There's nothing mini about lavish 'Dinotopia'

Everything we know about dinosaurs has an element of imagination in it, no matter how well informed it may be. Scientists have speculated about whether the creatures were warm- or cold-blooded, feathered or leathery-skinned. Hollywood has overdone the mayhem routine, showing the huge creatures toppling skyscrapers and smashing jeeps full of humans.

But why not let them walk and talk with humans in a peaceful island sanctuary? asked writer and National Geographic illustrator James Gurney a little more than a decade ago, when he began his well-known and well-loved "Dinotopia" books. He imagined an island where dinosaurs and humans coexist.

Now Robert Halmi, Hallmark Channel entrepreneur and TV magnate, brings this re-imagining of dinosaur evolution to TV in the most expensive ($85 million) mini, or "mega-series," as he calls it, yet seen on the small screen. The Wonderful World of Disney's presentation of "Dinotopia" airs Sunday, May 12 (7-9 p.m.), and Monday and Tuesday, May 13 and 14 (8-10 p.m.).

"There's nothing mini about this," says Mr. Halmi, the producer of the series, which took filmmakers to Thailand, South America, Britain, and Arizona. "To get audiences back [to watching miniseries], you have to restart the whole process and come up with something spectacular and something that only television can do."

Halmi rightly points out that feature films cannot tackle a six-hour project. "This is about the same amount of money that the first episode of 'Lord of the Rings' cost, and it's for television. I think this is the only way to get audiences back."

Ironically, Mr. Gurney, the author, who served as a consultant on the film, began his book with a special commitment to the written word.

"I deliberately set out to do the kind of pictures that could never be done in live action," he says. "So I chose the things that were the impossible ones, people riding creatures and large-scale water effects, which you can't do with miniatures. And I thought to myself, 'Here is something that will never happen in a live-action film. It will only be in a book."

Those were fighting words for producer Halmi, who has a reputation for tackling the impossible. That challenge was enough, he says, to make him buy the rights from Columbia Pictures. Fortunately for his ambition, technology has evolved as well. "It's only recently that the effects industry [can do] this story, not only on the big screen but on television," Gurney says.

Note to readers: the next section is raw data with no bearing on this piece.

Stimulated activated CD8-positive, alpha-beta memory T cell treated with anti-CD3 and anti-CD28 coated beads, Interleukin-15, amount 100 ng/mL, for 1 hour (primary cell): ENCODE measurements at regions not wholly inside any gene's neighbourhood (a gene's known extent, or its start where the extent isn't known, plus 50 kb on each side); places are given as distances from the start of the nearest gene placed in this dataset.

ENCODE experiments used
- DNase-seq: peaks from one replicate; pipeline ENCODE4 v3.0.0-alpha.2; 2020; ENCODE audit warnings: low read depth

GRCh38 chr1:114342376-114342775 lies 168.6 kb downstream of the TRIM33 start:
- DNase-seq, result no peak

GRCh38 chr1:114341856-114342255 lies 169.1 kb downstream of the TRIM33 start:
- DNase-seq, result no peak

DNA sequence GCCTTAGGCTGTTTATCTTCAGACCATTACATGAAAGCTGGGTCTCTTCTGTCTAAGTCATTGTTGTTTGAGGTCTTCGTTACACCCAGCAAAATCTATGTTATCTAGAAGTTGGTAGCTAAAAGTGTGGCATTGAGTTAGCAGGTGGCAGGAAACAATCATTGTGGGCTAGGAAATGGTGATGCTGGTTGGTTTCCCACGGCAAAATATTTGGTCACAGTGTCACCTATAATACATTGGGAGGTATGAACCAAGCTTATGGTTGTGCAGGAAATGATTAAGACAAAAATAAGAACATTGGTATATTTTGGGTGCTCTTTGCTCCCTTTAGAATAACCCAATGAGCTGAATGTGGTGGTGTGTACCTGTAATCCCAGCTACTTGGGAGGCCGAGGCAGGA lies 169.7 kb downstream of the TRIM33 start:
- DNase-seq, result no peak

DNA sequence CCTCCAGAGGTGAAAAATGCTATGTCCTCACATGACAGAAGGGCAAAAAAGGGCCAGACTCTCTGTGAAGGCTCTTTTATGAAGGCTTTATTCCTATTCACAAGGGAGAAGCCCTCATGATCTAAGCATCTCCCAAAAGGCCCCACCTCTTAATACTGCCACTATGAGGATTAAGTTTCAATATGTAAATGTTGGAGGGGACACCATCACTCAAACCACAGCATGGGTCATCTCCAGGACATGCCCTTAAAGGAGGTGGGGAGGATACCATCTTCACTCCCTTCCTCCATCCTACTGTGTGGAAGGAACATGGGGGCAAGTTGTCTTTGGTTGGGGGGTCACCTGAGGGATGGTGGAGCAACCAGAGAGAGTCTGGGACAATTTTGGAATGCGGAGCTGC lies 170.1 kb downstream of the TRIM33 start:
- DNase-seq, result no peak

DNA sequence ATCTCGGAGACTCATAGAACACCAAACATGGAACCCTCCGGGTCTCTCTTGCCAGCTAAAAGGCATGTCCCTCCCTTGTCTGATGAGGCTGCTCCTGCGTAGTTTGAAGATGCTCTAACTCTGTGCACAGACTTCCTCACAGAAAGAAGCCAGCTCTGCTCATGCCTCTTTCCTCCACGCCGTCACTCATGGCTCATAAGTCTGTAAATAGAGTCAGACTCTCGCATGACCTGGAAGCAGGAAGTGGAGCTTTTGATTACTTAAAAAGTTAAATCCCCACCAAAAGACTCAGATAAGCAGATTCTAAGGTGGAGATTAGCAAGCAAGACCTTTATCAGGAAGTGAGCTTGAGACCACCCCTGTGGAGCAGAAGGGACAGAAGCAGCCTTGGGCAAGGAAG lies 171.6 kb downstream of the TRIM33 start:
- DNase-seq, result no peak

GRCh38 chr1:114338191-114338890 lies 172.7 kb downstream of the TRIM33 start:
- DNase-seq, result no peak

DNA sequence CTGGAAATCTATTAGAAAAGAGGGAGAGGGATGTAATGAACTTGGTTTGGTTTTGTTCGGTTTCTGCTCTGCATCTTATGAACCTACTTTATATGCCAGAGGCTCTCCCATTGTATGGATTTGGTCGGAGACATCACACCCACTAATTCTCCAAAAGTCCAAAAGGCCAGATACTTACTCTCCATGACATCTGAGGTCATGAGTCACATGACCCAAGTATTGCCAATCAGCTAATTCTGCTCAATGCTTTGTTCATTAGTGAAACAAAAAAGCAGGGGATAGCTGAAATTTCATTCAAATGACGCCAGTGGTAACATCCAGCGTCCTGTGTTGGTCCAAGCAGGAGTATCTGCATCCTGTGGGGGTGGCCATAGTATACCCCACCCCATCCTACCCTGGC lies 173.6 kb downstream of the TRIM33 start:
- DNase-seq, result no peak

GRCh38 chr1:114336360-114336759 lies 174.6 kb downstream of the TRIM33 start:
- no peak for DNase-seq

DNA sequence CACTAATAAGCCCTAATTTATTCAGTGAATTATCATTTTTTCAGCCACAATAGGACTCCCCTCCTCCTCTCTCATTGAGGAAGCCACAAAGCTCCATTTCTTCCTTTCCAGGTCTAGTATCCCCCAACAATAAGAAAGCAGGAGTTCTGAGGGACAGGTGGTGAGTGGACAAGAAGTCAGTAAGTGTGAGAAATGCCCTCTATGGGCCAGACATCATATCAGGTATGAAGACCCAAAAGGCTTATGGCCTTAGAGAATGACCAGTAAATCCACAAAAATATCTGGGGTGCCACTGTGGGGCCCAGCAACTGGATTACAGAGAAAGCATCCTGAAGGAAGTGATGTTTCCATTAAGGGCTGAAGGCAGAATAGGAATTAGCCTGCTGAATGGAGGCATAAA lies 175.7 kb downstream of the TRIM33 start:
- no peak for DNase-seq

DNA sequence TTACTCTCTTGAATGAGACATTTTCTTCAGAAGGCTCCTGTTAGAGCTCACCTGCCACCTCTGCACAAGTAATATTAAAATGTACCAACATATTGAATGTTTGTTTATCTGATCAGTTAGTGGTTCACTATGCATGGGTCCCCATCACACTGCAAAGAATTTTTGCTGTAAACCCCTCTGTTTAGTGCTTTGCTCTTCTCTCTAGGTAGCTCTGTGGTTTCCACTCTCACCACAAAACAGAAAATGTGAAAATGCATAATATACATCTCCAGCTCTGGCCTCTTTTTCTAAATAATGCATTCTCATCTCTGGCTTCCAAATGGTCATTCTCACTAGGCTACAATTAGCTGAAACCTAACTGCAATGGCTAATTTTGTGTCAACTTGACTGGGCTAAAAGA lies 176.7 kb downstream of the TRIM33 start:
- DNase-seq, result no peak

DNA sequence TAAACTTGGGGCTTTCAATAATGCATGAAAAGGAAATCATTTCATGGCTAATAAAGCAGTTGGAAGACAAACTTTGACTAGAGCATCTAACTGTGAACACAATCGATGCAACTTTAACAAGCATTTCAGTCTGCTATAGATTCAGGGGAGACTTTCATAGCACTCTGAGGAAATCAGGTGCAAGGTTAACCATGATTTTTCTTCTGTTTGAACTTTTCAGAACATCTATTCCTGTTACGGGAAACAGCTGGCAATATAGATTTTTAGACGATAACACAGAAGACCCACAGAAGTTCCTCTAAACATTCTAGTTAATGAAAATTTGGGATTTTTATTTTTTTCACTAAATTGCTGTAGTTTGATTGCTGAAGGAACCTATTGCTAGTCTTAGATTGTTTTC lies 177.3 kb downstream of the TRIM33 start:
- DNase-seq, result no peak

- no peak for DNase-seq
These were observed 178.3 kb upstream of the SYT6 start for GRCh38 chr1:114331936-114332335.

Michael McGee, the special-effects producer who also created the dinosaurs for "Jurassic Park" and the Discovery Channel's recent multipart series on dinosaurs ("Walking with Dinosaurs"), says the "Dinotopia" project was a refreshing change for his team.

"The [digital] animators desperately wanted to get away from reality because we had been working with paleontologists and scientists for two years [finding out] what a dinosaur can accurately do," he says. "Dinotopia" let their imaginations run free.

"This was a chance for character animation and to do something to make dinosaurs talk, make them play table tennis, and all sorts of new challenges," he says.

Holding on to audiences who might expect a faithful rendition of the book may also be a challenge. Instead of the familiar tale of a shipwrecked Victorian-era father and son, the tale follows two modern boys who end up in Dinotopia after their small aircraft goes down over the ocean, with their father onboard.

Gurney, who did not write the screenplay, endorses the updated version. It picks up a century after the previous story line ended.

"The spirit is there," Gurney says. "I think it's really better for those who love the books to be able to watch a miniseries that has a new story.... "[It] allows one to experience this story entirely new and as if you're walking into the world for the first time."

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